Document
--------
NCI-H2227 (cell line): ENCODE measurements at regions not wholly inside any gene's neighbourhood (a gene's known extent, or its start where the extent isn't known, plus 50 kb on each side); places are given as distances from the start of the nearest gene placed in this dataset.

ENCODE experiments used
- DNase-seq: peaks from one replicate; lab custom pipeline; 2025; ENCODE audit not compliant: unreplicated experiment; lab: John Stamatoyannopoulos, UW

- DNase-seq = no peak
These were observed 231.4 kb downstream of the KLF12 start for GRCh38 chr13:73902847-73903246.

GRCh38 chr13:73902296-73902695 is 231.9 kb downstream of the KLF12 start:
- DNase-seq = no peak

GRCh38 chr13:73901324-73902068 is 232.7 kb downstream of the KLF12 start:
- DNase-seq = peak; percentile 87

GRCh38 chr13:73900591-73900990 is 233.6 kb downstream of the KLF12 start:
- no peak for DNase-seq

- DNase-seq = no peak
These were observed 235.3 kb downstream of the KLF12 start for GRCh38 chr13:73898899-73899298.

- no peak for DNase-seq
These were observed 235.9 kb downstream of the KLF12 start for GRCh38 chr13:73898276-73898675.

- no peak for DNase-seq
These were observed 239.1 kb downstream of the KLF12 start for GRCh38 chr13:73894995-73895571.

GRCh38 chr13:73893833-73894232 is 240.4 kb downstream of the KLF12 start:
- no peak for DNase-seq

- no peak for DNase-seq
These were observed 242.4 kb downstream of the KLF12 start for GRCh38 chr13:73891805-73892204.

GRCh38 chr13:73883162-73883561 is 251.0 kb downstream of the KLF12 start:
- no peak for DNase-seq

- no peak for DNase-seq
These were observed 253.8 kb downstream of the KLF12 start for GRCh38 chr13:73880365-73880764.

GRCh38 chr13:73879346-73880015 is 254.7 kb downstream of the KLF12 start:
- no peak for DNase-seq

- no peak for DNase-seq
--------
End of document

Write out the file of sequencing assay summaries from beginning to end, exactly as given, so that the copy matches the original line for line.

NCI-H2227 (cell line): ENCODE measurements at regions not wholly inside any gene's neighbourhood (a gene's known extent, or its start where the extent isn't known, plus 50 kb on each side); places are given as distances from the start of the nearest gene placed in this dataset.

ENCODE experiments used
- DNase-seq: peaks from one replicate; lab custom pipeline; 2025; ENCODE audit not compliant: unreplicated experiment; lab: John Stamatoyannopoulos, UW

- DNase-seq = no peak
These were observed 231.4 kb downstream of the KLF12 start for GRCh38 chr13:73902847-73903246.

GRCh38 chr13:73902296-73902695 is 231.9 kb downstream of the KLF12 start:
- DNase-seq = no peak

GRCh38 chr13:73901324-73902068 is 232.7 kb downstream of the KLF12 start:
- DNase-seq = peak; percentile 87

GRCh38 chr13:73900591-73900990 is 233.6 kb downstream of the KLF12 start:
- no peak for DNase-seq

- DNase-seq = no peak
These were observed 235.3 kb downstream of the KLF12 start for GRCh38 chr13:73898899-73899298.

- no peak for DNase-seq
These were observed 235.9 kb downstream of the KLF12 start for GRCh38 chr13:73898276-73898675.

- no peak for DNase-seq
These were observed 239.1 kb downstream of the KLF12 start for GRCh38 chr13:73894995-73895571.

GRCh38 chr13:73893833-73894232 is 240.4 kb downstream of the KLF12 start:
- no peak for DNase-seq

- no peak for DNase-seq
These were observed 242.4 kb downstream of the KLF12 start for GRCh38 chr13:73891805-73892204.

GRCh38 chr13:73883162-73883561 is 251.0 kb downstream of the KLF12 start:
- no peak for DNase-seq

- no peak for DNase-seq
These were observed 253.8 kb downstream of the KLF12 start for GRCh38 chr13:73880365-73880764.

GRCh38 chr13:73879346-73880015 is 254.7 kb downstream of the KLF12 start:
- no peak for DNase-seq

- no peak for DNase-seq